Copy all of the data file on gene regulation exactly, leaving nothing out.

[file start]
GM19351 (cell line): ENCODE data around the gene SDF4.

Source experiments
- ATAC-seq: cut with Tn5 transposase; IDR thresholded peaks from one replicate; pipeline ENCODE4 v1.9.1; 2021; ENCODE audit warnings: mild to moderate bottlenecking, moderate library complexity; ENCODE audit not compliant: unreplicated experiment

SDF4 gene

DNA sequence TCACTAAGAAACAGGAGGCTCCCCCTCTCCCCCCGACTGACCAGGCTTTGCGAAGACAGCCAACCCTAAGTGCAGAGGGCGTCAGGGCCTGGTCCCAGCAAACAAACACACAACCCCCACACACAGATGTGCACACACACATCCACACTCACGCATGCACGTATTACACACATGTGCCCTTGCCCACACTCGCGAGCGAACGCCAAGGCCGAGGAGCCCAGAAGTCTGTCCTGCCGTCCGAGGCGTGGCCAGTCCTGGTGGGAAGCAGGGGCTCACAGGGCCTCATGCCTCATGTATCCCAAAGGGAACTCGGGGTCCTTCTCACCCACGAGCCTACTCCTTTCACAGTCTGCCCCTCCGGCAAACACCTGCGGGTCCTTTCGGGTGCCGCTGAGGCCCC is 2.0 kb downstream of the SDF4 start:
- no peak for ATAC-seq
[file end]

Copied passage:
GM19351 (cell line): ENCODE data around the gene SDF4.

Source experiments
- ATAC-seq: cut with Tn5 transposase; IDR thresholded peaks from one replicate; pipeline ENCODE4 v1.9.1; 2021; ENCODE audit warnings: mild to moderate bottlenecking, moderate library complexity; ENCODE audit not compliant: unreplicated experiment

SDF4 gene

DNA sequence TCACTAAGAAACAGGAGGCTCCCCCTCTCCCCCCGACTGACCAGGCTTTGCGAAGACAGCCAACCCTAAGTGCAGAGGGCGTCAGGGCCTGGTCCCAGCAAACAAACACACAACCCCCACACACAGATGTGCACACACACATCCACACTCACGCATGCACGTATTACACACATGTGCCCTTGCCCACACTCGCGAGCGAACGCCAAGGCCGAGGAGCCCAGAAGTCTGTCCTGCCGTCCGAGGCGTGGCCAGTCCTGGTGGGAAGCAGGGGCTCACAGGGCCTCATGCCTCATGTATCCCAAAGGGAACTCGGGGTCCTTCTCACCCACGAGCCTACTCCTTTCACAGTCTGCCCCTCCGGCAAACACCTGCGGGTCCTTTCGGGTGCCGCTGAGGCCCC is 2.0 kb downstream of the SDF4 start:
- no peak for ATAC-seq